PhD Scholarship in Microplastic Pollution of Aquatic Systems

Undertake a project investigating microplastic pollution in urban sediments and associated impacts for aquatic biota.

Seeking an enthusiastic PhD candidate to undertake a project investigating microplastic pollution in urban sediments and associated impacts for aquatic biota. The project will involve investigations of sources and types of microplastics to wetlands and how contamination may be linked to local and catchment scale features and environmental variables. A secondary component will be beginning investigations on how wetland biota might be affected by microplastics. The successful candidate will have an outstanding undergraduate record, including first-class Honours in a relevant subject area. Within this project the candidate will learn skills in ecotoxicology, environmental monitoring and assessment and methods for microplastic sampling and identification.

  • $31,885 per annum pro rata (full-time study) for 3 years, with possible extension to 3.5 years
  • Candidates will be based at RMIT's Bundoora campus.

To be eligible for this scholarship you must:

  • Be an Australian citizen or permanent resident
  • Have a first-class Honours or equivalent in environmental science or a related discipline
  • Meet RMIT University’s entry requirements for the Higher Degree by Research programs
  • Meet RMIT’s entry requirements for the Doctor of Philosophy.

Potential candidates should contact Professor Vincent Pettigrove via vincent.pettigrove@rmit.edu.au and provide:

  • A cover letter (including research statement and reasons for applying for this scholarship)
  • A copy of electronic academic transcripts
  • A CV that includes any publications/awards and the contact details of two referees.

Only applications with complete information will be assessed.

Applications are open now.

Microplastics are a ubiquitous pollutant. Most research has focused on contamination of marine environments with wastewater treatment plants as sources of microplastics. However, freshwater ecosystems are also at risk, especially in urban areas. A recent study of urban wetlands in Melbourne found wetland sediments were heavily contaminated by microplastics. The main source was urban stormwater runoff and preliminary investigations showed that most microplastics came from the breakdown of larger plastic items, especially in industrial catchments. Urban wetlands are important habitats for aquatic organisms in an otherwise hostile landscape, yet it is not known whether wetland biota is affected by microplastics.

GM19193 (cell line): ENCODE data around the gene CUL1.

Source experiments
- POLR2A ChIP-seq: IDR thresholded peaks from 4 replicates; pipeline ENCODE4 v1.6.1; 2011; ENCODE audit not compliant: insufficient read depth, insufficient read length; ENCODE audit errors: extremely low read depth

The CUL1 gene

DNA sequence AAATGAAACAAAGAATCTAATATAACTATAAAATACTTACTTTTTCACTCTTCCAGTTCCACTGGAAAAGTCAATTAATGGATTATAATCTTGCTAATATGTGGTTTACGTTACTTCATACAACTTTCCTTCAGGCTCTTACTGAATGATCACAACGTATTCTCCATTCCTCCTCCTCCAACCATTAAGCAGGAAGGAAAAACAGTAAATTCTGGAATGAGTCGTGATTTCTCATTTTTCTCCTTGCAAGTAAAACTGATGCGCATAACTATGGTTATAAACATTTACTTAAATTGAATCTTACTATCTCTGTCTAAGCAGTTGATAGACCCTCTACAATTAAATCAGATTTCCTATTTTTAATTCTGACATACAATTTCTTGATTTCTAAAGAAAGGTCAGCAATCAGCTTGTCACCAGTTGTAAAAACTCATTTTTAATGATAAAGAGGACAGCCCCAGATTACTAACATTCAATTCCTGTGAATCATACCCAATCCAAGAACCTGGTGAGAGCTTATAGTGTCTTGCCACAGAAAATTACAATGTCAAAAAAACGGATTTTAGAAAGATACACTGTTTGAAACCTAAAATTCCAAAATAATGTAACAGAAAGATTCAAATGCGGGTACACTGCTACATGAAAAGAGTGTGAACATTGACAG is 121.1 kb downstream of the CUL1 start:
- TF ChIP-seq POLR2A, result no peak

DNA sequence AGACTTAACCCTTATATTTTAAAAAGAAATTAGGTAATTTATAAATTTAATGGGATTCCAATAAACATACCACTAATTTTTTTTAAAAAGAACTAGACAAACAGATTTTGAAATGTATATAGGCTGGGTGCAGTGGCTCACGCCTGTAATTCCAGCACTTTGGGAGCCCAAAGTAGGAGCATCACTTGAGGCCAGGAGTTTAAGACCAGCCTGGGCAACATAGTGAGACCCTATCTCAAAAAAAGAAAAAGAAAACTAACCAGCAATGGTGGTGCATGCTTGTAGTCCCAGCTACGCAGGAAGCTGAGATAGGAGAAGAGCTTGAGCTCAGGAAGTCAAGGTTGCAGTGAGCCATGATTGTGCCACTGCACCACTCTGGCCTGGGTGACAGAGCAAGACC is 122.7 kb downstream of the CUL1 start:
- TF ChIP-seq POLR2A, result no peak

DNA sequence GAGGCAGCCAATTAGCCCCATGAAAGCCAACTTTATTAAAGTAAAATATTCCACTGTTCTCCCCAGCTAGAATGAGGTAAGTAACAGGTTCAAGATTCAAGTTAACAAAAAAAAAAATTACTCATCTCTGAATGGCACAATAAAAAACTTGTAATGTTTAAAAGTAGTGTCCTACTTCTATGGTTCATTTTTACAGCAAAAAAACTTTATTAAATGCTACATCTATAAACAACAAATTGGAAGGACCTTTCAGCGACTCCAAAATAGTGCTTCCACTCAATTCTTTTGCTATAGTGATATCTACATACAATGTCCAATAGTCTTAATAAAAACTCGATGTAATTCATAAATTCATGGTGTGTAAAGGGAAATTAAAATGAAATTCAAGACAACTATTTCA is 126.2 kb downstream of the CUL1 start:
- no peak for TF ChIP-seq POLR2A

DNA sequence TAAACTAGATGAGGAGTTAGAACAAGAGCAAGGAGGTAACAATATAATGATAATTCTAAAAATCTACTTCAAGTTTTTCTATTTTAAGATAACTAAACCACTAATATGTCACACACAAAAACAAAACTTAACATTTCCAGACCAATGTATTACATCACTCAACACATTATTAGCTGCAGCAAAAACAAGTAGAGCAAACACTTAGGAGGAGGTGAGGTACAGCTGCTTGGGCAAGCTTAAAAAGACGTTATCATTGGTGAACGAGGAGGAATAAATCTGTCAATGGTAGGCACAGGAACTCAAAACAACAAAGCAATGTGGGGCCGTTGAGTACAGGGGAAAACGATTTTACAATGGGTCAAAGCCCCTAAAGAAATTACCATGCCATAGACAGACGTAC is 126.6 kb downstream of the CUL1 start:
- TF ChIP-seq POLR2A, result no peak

The primary purpose of this project involves continued investigations of sources of microplastics to wetlands and how contamination may be linked to local and catchment scale features such as gross pollutant traps, proximity to commercial areas, local pollution issues (e.g. illegal dumping) and surrounding land use. In addition, factors influencing the spatial distribution of microplastics in wetland sediments will be investigated, along with how disturbance events (e.g. wetland flushing) affect microplastic distribution and pose a risk to downstream aquatic ecosystems. A secondary component will be beginning investigations on how wetland biota might be affected by microplastics. This will begin with understanding if benthic biota are interacting with microplastics (such as through ingestion or bioaccumulation) and could potentially lead to further studies on the effects of microplastics on wetland biota, including in situ and laboratory toxicity assays.

This scholarship will be governed by RMIT University's Research Scholarship Terms and Conditions.

Professor Vincent Pettigrove via vincent.pettigrove@rmit.edu.au

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Acknowledgement of country

RMIT University acknowledges the people of the Woi wurrung and Boon wurrung language groups of the eastern Kulin Nation on whose unceded lands we conduct the business of the University. RMIT University respectfully acknowledges their Ancestors and Elders, past and present. RMIT also acknowledges the Traditional Custodians and their Ancestors of the lands and waters across Australia where we conduct our business - Artwork 'Luwaytini' by Mark Cleaver, Palawa.